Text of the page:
What was the significance of striking one’s father or mother?

As I was reading 1 Timothy, a excerpt from these verses struck me as strange. The passage to which I’m referring is 1 Timothy 1:8-11: “Now we know that the law is good, if one uses it lawfully, understanding this, that the law is not laid down for the just but for the lawless and disobedient, for the ungodly and sinners, for the unholy and profane, for those who strike their fathers and mothers, for murderers, the sexually immoral, men who practice homosexuality, enslavers, liars, perjurers, and whatever else is contrary to sound doctrine, in accordance with the gospel of the glory of the blessed God with which I have been entrusted.” I was specifically interested in the mention of “those who strike their fathers and mothers,” because it struck me as such an oddly specific example to give in regards to one’s parents. Although “honor thy father and thy mother” is stressed within the Bible, I was confused as to why a mention of striking them would be included to emphasize the derivation from this commandment. It is also housed among other examples of sin which are quite severe, so it can be inferred that it is being conveyed as having a harsh severity of its own in this way.

As I did my research, I discovered that this seemed to harken back to more of an Old Testament ideal, where the concept of honoring one’s parents is mentioned with much greater frequency. As this source mentions, it is the Old Testament that does much in the way of establishing these ideas regarding honor and dishonor in regards to parents. The concept of dishonoring one’s parents is mentioned twice in Proverbs: Proverbs 19:26 (“He who does violence to his father and chases away his mother is a son who brings shame and reproach.”) and Proverbs 20:20 (“If one curses his father or his mother, his lamp will be put out in utter darkness.”). However, there are two verses which seem to set an even more severe guideline upon dishonor towards an individual’s parents: Exodus 21:15-17 (“Whoever strikes his father or his mother shall be put to death. […] Whoever curses his father or his mother shall be put to death.”) and Leviticus 20:9 (“For anyone who curses his father or his mother shall surely be put to death; he has cursed his father or his mother; his blood is upon him.”). These verses paint a very grim picture of the consequences of bringing dishonor upon one’s parents. It states in no uncertain terms that instances like this, including striking your father or mother, are deserving of death.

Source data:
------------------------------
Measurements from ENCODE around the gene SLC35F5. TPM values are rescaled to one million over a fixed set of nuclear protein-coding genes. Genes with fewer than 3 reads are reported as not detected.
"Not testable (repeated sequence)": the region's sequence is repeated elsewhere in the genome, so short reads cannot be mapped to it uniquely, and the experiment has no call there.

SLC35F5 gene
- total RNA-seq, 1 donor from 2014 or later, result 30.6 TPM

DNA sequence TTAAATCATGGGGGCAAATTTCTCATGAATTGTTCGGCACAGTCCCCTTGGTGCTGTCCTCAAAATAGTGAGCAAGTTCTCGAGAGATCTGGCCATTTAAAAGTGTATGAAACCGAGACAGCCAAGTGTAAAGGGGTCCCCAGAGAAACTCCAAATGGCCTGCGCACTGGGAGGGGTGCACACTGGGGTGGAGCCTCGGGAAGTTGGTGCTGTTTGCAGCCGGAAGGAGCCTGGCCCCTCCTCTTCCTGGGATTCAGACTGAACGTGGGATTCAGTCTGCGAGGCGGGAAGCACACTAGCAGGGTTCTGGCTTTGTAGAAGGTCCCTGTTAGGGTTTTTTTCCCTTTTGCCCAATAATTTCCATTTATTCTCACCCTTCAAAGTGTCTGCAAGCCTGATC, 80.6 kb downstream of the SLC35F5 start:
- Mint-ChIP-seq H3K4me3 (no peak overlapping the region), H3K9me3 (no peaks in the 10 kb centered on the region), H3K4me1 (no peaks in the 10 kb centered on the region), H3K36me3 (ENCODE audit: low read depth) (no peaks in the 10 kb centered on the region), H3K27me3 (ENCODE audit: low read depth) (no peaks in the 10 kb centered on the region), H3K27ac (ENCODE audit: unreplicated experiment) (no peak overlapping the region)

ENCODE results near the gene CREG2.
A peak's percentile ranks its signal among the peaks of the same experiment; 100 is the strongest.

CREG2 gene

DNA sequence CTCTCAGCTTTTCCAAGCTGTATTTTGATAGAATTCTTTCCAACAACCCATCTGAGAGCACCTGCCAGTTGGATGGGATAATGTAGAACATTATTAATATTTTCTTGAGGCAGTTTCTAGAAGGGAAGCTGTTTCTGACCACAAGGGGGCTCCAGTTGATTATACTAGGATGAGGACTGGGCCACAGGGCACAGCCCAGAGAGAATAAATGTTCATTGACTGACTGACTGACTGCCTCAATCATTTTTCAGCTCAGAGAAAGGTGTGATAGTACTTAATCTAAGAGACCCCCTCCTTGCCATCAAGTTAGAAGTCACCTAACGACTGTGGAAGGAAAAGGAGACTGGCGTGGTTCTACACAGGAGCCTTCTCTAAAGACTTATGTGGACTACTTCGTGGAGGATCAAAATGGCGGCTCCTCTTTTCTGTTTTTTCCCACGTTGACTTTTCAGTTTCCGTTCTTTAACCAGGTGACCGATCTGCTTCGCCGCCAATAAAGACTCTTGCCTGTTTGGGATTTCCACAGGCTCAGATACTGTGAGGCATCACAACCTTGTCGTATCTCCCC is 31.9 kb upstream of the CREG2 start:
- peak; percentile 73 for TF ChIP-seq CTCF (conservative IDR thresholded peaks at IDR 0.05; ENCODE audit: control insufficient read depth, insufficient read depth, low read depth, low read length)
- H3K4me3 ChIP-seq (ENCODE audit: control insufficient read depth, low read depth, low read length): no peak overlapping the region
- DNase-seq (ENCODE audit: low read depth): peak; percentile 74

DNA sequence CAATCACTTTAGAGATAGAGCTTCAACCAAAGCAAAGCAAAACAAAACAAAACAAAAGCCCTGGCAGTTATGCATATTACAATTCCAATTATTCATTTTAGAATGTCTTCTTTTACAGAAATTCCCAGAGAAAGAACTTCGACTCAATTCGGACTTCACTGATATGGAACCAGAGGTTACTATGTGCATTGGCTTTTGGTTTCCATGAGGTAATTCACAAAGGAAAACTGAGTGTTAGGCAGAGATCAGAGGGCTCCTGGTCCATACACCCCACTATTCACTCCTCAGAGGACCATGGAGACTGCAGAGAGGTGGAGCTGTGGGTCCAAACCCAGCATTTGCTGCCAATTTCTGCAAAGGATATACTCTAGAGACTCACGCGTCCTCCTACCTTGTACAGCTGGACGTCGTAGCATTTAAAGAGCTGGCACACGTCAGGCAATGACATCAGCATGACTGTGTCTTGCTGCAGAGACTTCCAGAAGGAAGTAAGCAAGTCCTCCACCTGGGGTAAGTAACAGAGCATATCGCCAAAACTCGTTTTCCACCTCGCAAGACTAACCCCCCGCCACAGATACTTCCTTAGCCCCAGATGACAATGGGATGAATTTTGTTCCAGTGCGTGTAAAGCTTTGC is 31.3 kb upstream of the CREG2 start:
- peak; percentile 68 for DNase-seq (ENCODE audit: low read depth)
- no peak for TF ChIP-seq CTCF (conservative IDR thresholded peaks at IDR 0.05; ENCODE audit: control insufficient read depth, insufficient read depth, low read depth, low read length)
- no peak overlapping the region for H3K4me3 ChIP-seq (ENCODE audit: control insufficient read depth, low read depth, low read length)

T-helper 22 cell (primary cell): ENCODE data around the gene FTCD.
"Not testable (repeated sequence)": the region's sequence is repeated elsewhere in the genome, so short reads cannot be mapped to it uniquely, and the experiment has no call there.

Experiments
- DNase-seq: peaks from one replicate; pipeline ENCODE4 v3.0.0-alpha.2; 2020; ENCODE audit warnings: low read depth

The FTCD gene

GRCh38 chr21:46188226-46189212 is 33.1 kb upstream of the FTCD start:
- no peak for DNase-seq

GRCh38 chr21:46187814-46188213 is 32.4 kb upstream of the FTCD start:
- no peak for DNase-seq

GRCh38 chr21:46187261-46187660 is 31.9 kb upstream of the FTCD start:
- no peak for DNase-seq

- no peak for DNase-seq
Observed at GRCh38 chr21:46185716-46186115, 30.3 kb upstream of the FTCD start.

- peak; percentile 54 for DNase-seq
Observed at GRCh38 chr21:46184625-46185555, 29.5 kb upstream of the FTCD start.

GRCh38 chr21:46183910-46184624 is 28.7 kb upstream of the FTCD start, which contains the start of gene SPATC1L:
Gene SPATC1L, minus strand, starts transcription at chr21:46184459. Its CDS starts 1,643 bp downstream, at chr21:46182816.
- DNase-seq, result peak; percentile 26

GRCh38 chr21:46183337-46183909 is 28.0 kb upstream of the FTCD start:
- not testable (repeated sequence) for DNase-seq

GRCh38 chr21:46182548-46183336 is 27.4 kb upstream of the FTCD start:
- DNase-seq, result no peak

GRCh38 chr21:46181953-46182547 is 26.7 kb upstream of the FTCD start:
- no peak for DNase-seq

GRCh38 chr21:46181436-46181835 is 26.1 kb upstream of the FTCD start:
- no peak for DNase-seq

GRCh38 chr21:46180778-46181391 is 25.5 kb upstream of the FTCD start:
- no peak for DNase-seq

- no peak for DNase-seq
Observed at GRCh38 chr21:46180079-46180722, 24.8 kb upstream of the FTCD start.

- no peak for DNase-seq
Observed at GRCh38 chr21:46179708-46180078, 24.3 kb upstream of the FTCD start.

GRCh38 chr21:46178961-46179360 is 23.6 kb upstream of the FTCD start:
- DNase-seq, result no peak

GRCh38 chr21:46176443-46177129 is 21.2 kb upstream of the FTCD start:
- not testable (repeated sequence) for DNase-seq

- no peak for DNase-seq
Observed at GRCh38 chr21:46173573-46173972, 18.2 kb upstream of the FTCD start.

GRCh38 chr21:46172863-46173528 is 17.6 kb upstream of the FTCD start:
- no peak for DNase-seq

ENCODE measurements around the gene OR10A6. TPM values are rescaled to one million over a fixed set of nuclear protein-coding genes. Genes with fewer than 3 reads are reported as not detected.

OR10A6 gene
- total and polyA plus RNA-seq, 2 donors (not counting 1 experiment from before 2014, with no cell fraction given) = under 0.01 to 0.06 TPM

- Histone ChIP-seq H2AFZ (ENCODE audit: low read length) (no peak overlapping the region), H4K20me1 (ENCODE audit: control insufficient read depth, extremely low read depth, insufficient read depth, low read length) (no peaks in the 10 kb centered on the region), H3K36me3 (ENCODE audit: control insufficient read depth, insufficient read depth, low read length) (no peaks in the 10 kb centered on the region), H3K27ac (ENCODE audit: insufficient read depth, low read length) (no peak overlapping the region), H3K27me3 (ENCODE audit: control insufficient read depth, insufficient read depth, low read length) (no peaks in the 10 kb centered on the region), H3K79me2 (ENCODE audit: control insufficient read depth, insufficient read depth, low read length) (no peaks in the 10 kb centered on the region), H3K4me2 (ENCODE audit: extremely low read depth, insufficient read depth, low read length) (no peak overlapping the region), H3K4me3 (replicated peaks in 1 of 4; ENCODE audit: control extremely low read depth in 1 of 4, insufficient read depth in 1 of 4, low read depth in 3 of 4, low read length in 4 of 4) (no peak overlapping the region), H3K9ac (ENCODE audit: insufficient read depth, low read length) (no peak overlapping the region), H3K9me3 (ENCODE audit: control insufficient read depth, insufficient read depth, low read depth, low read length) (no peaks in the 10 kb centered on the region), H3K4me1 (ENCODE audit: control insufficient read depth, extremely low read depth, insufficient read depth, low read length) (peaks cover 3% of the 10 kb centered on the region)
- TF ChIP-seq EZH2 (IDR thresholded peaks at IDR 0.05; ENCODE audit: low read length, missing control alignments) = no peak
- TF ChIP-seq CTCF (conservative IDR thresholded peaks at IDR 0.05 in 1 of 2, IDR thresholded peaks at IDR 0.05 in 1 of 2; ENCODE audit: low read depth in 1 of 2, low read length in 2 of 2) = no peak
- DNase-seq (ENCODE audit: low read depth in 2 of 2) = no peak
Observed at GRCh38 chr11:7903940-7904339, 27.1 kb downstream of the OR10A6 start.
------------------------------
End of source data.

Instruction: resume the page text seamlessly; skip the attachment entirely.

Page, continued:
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With verses such as these, we begin to understand the real gravity behind the verses in 1 Timothy. It paints the picture of parental obedience and honor being another tenet that is paramount to a godly life, and it seems to suggest that those old beliefs of familial dishonor still carry grave consequences, because it is saying that the law is put in place for sinners and lawbreakers such as those who would strike their parents and therefore bring dishonor upon them.

Interestingly enough, I found it intriguing that it would be phrased with the term “striking,” because Proverbs 23:13-14 states: “Do not withhold discipline from a child; if you strike him with a rod, he will not die. If you strike him with the rod, you will save his soul from Sheol.” Once again, we see this reference to striking, although now it is used in reference to disciplining a child. So the Bible is painting a very contrasting picture in terms of disciplining one’s child and honoring one’s parents. So while the Old Testament sets the precedent for honoring your parents, this verse within 1 Timothy seems to harken back to those old regulations and draw a thread of commonality to bridge the gap.

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